Setting top ten times was Michael Binnie but a rear puncture cost him dear in this test: “We were just 2 corners into the stage on a Left4 before the Split when it punctured. We had a half spin because of the puncture and had to stop and do a 3 point turn to get going again.” Fraser Wilson had cause to grin at the end of this stage: “We had a big impact on the front corner getting stopped for a Right 7” said Fraser, “It was a ‘Don’t Cut’ and I did.” This was as far as Barry Groundwater got, the Mitsubishi sliding off into a ditch and Sandy Arbuthnott saw parts of Scotland hitherto denied to him having reached as far as the end of SS4 before the centre diff failed in the Subaru powered Ford Focus.
There was no catching McKenna through the penultimate Drumtochty test, the only driver under 10 minutes for the 10.5 mile stage. Armstrong was 13 seconds slower while Pearson and Milne tied on third fastest but MacDonald was fighting back taking 10 seconds out of Gallacher, these two split by the Mitsubishi of McCombie.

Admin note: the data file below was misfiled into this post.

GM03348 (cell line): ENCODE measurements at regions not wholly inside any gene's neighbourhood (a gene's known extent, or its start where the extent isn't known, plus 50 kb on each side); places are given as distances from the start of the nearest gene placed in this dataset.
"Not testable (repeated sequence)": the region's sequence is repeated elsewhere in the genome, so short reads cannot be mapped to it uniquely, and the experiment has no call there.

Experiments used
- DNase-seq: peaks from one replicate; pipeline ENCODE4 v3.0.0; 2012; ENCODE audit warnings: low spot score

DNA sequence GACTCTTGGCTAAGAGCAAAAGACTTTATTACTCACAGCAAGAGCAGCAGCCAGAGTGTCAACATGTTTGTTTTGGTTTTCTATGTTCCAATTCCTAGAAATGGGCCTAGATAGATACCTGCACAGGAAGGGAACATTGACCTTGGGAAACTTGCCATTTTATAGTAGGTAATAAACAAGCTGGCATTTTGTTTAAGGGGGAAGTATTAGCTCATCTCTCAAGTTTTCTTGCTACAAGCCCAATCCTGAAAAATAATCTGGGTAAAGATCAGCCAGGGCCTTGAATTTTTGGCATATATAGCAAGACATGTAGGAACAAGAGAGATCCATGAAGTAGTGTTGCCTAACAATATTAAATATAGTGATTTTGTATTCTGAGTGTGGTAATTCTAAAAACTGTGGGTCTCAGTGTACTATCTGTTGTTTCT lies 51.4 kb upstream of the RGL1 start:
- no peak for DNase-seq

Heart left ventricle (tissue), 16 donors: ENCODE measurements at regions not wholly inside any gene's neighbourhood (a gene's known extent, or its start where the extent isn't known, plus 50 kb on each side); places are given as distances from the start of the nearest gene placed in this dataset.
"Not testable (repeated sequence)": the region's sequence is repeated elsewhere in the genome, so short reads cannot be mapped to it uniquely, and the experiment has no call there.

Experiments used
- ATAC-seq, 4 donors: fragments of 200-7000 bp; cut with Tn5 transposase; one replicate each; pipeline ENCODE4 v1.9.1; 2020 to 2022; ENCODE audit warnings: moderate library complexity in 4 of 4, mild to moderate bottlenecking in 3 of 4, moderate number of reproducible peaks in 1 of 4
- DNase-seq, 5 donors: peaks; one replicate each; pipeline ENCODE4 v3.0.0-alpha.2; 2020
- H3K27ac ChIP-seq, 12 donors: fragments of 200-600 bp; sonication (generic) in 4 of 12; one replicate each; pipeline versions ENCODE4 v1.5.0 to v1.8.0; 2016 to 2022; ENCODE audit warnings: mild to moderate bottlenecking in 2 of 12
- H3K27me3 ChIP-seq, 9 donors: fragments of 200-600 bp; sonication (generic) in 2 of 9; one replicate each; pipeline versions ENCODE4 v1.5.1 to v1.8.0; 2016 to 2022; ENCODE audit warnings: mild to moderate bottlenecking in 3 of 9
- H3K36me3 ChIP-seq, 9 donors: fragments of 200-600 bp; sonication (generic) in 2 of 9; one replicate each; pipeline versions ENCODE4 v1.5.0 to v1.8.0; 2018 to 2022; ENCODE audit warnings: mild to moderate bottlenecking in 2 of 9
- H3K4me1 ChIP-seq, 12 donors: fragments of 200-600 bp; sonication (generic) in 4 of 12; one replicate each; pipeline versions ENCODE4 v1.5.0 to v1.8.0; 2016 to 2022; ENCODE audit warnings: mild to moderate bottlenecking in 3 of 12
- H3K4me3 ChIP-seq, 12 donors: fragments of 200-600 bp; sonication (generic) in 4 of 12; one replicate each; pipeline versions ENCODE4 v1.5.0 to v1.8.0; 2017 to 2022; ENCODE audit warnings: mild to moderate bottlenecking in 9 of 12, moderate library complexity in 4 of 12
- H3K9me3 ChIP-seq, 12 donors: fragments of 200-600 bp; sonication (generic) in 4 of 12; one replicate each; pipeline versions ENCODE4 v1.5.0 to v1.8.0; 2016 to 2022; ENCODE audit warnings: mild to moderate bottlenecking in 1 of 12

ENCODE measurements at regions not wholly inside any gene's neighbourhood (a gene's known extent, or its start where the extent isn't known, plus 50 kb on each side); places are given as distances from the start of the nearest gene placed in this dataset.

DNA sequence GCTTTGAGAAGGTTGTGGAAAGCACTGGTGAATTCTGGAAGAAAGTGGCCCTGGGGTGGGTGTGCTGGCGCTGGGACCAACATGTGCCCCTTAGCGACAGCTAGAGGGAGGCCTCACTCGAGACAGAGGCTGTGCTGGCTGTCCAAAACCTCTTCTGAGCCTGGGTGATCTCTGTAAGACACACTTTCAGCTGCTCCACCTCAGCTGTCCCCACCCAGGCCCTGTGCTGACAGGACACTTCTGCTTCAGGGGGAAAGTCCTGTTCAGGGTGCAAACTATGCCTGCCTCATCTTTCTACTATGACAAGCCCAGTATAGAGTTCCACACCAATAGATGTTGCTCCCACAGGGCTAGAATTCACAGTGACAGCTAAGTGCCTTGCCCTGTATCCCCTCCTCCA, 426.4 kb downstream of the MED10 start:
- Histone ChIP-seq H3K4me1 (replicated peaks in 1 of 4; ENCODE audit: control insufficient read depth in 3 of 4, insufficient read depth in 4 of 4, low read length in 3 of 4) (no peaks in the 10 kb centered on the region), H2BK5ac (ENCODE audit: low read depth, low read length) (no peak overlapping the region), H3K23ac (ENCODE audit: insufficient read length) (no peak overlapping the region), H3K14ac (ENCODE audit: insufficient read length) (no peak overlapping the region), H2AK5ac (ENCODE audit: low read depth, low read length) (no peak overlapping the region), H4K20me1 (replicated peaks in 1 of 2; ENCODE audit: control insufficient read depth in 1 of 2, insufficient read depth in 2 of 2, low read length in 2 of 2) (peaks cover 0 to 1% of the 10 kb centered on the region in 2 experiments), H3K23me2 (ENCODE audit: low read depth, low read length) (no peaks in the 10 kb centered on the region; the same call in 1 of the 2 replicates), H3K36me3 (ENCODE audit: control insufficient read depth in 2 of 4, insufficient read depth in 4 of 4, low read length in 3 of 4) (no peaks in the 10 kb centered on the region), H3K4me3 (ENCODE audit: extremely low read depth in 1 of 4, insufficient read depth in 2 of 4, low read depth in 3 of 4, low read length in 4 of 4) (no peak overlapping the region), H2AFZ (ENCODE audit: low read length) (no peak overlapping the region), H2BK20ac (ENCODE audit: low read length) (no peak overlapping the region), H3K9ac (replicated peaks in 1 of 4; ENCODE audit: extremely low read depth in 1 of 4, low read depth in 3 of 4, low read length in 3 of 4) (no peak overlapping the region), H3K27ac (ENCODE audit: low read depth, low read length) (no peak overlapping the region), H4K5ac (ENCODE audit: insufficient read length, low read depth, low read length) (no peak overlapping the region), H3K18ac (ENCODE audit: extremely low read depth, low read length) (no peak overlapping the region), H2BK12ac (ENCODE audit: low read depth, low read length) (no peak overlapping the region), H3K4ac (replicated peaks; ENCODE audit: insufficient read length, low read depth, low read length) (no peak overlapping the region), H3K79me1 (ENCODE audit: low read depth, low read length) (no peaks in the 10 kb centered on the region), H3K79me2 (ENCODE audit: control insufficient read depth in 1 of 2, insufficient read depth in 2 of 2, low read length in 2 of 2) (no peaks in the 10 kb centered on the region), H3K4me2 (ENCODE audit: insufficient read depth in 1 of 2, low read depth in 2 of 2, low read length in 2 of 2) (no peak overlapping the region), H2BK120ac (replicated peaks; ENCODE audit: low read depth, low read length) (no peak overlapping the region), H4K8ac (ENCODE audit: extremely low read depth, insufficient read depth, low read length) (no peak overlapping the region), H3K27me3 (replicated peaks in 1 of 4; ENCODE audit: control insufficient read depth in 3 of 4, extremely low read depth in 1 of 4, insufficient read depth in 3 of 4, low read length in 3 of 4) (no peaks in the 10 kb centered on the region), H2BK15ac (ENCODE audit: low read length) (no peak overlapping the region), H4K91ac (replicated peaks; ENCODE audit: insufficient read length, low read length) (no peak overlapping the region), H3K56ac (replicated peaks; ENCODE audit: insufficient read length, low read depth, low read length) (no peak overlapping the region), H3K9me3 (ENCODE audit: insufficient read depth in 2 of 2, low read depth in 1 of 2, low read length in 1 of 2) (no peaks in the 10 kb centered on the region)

It was McKenna’s to lose as the crews headed into the final 8 mile thrash in Hurlie Bog (Fetteresso), but that wasn’t going to happen, and it didn’t. Pearson was only one second behind the leader, and 7 up on Armstrong.
“It was all about getting confidence in myself and the car,” said Pearson, “I said at the start if I was on the pace by the finish, that would be a result.” And it was, third overall behind Armstrong.
“If you had told me after Argyll, that this car would finish second here today, I wouldn’t have believed you,” said Armstrong, “everything is new except for the two rear doors, and we didn’t put a spanner on it all day.”
As for the winner, it was a case of ‘job done’. He currently leads the Irish Forest Rally Championship and was seeking ‘seat time’ ahead of the next round, the Lakeland Stages in two weeks time: “That was dead on,” said Barry at the finish, “the stages are different over here, narrow but very fast. I really enjoyed it.”